Stress Corrosion Cracking (SCC)
Stress corrosion cracking (SCC) is the cracking induced from the combined influence of tensile stress and a corrosive environment. The impact of SCC on a material usually falls between dry cracking and the fatigue threshold of that material. The required tensile stresses may be in the form of directly applied stresses or in the form of residual stresses, see an example of SCC of an aircraft component. The problem itself can be quite complex. The situation with buried pipelines is a good example of such complexity. The impact is most commonly catastrophic but rarely as it was for the historical failure of the UK Flixborough chemical reactor in 1974.
Cold deformation and forming, welding, heat treatment, machining and grinding can introduce residual stresses. The magnitude and importance of such stresses is often underestimated. The residual stresses set up as a result of welding operations tend to approach the yield strength. The build-up of corrosion products in confined spaces can also generate significant stresses and should not be overlooked. SCC usually occurs in certain specific alloy-environment-stress combinations.
Usually, most of the surface remains unattacked, but with fine cracks penetrating into the material. In the microstructure, these cracks can have an intergranular or a transgranular morphology. Macroscopically, SCC fractures have a brittle appearance. SCC is classified as a catastrophic form of corrosion, as the detection of such fine cracks can be very difficult and the damage not easily predicted. Experimental SCC data is notorious for a wide range of scatter. A disastrous failure may occur unexpectedly, with minimal overall material loss.
The micrograph on the right (X500) illustrates intergranular SCC of an Inconel heat exchanger tube with the crack following the grain boundaries. (photo courtesy of Metallurgical Technologies)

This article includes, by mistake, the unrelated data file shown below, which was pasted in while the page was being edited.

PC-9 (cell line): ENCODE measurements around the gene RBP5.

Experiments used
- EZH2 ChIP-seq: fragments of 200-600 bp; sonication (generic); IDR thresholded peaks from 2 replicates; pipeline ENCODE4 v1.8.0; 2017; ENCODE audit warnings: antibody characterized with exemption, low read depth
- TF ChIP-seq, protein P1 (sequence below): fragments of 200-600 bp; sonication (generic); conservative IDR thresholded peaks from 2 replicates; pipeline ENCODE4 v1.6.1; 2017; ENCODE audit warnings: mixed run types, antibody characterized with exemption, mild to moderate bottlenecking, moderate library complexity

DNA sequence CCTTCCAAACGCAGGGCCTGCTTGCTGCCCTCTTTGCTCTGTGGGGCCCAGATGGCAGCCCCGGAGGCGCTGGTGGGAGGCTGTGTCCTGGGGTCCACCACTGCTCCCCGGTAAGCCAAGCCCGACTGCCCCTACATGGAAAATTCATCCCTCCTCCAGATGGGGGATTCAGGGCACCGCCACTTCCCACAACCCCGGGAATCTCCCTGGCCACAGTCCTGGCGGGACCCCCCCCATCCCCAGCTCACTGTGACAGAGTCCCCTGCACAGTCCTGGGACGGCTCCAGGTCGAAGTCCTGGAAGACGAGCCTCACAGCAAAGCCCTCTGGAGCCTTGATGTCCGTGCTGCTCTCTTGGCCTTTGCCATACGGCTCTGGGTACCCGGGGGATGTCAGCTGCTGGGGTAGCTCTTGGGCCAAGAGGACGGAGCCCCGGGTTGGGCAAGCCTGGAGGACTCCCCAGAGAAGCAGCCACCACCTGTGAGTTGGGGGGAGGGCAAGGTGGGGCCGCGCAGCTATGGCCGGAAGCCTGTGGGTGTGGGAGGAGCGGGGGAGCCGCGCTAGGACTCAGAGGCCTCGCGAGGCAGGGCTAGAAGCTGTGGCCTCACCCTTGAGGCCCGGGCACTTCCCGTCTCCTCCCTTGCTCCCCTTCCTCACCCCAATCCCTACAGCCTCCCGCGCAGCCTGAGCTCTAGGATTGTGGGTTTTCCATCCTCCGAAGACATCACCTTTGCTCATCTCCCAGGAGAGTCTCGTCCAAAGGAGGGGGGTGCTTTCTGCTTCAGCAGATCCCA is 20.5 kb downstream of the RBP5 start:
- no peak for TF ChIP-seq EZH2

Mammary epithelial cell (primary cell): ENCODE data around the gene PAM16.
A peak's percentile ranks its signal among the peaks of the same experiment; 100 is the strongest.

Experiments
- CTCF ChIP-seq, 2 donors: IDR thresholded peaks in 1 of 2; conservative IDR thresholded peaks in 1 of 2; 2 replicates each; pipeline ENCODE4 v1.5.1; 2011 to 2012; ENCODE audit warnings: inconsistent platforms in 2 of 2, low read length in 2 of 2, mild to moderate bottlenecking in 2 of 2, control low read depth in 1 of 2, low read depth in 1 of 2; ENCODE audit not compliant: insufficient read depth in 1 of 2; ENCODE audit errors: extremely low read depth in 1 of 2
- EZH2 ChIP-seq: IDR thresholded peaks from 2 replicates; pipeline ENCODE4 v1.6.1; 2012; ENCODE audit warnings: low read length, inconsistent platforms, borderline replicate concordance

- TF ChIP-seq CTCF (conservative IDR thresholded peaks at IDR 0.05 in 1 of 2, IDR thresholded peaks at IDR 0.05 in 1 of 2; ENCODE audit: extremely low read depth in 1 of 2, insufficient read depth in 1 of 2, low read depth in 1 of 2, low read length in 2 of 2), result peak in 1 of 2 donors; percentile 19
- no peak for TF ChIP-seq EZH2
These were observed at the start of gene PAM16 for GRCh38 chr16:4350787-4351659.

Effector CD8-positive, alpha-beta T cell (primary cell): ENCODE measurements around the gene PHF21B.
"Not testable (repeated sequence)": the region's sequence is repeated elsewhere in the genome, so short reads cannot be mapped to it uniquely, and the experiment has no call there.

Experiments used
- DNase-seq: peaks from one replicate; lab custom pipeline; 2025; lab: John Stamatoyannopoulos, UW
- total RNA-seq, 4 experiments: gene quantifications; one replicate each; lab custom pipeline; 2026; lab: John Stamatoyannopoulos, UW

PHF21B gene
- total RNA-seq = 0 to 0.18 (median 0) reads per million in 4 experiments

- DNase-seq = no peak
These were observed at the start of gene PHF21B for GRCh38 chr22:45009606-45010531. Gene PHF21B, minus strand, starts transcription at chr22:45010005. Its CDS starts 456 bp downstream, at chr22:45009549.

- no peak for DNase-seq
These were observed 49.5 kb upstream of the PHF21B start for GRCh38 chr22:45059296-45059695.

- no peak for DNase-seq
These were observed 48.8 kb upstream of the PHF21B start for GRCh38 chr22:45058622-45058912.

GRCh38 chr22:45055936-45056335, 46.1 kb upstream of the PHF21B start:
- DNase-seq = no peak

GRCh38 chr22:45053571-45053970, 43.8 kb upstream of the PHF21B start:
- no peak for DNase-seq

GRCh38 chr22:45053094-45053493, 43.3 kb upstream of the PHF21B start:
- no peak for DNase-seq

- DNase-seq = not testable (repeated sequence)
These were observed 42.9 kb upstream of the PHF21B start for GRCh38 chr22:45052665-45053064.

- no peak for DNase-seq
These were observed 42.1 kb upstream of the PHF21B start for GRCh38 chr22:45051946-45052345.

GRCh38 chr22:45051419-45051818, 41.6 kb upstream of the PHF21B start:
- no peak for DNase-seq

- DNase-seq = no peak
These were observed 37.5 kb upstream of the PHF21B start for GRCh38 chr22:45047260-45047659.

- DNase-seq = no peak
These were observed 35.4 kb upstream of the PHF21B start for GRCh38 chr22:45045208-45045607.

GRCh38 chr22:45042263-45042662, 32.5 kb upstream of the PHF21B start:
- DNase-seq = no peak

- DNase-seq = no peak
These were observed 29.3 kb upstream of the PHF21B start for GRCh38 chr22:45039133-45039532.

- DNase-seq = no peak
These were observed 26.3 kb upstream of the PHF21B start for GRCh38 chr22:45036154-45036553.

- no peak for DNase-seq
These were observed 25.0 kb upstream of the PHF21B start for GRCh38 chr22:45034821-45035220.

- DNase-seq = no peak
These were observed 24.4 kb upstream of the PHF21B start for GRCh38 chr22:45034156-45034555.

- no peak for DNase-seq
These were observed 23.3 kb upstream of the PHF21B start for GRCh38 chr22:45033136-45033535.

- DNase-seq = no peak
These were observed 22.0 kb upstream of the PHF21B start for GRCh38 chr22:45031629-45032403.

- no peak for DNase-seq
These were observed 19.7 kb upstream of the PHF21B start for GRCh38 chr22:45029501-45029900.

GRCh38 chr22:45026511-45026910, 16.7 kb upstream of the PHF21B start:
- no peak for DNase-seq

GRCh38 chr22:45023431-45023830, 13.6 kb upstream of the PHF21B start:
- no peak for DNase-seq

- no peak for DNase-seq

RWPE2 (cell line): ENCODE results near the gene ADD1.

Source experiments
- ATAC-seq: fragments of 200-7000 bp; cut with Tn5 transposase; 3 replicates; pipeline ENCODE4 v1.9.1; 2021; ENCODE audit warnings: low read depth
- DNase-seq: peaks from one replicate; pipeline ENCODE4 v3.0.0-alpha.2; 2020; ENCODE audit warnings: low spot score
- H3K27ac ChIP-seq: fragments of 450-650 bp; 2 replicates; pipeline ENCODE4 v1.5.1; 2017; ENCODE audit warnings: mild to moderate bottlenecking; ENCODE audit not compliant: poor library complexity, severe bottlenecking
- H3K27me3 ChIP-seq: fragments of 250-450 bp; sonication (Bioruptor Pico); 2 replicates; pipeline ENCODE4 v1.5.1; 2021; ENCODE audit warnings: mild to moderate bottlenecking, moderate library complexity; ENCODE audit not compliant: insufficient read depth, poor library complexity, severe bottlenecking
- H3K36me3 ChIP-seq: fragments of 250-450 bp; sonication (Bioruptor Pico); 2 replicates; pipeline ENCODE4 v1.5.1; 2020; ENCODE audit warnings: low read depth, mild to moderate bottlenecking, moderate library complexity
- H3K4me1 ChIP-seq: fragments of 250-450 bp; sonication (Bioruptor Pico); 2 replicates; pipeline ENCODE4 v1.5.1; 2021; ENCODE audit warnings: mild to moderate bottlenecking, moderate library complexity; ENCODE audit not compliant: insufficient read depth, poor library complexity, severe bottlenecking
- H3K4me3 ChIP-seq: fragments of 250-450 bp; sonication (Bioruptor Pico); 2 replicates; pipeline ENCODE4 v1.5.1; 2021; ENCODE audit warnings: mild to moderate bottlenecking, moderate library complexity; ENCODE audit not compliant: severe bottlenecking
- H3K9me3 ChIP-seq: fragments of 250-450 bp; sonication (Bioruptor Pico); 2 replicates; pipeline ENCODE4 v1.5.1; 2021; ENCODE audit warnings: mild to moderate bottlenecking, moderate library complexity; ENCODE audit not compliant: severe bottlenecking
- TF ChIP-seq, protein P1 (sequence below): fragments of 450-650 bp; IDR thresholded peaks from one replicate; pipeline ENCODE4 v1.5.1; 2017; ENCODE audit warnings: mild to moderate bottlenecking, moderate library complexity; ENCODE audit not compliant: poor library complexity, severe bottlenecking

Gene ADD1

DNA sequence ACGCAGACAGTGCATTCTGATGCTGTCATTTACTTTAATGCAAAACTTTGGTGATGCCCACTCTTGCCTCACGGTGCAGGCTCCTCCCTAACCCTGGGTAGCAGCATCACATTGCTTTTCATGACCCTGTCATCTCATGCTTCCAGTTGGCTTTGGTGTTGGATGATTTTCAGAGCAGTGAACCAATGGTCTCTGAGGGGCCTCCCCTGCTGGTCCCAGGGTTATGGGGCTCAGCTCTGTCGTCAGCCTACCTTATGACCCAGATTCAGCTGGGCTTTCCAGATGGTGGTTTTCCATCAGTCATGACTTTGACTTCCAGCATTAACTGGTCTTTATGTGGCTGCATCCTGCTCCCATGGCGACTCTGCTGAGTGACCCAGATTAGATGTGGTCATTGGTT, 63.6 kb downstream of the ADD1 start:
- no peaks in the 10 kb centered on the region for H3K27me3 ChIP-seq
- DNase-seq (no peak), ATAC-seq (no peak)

The micrograph on the left (X300) illustrates SCC in a 316 stainless steel chemical processing piping system.Chloride stress corrosion cracking in austenitic stainless steel is characterized by the multi-branched "lightning bolt" transgranular crack pattern. (photo courtesy of Metallurgical Technologies)
The most effective means of preventing SCC are: 1) properly with the right materials; 2) reduce stresses; 3) remove critical environmental species such as hydroxides, chlorides, and oxygen; 4) and avoid stagnant areas and crevices in heat exchangers where chloride and hydroxide might become concentrated. Low alloy steels are less susceptible than high alloy steels, but they are subject to SCC in water containing chloride ions.
One of the most important forms of stress corrosion that concerns the nuclear industry is chloride stress corrosion. Chloride stress corrosion is a type of intergranular corrosion and occurs in austenitic stainless steel under tensile stress in the presence of oxygen, chloride ions, and high temperature. It is thought to start with chromium carbide deposits along grain boundaries that leave the metal open to corrosion. This form of corrosion is controlled by maintaining low chloride ion and oxygen content in the environment and use of low carbon steels.
Despite the extensive qualification of Inconel for specific applications, a number of corrosion problems have arisen with Inconel tubing. Improved resistance to caustic stress corrosion cracking can be given to Inconel by heat treating it at 620oC to 705oC, depending upon prior solution treating temperature. Other problems that have been observed with Inconel include wastage, tube denting, pitting, and intergranular attack.
Discuss the various types of stresses that can lead to SCC and highlight their importance with practical examples.
Provide a few examples of events that may lead to the initiation of SCC.
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Definitions and principles:
- Bronze artifact
- EL AL crash
- Pipeline SCC
- SCC of aircraft component
- Swiss roof collapse
- Williams explosions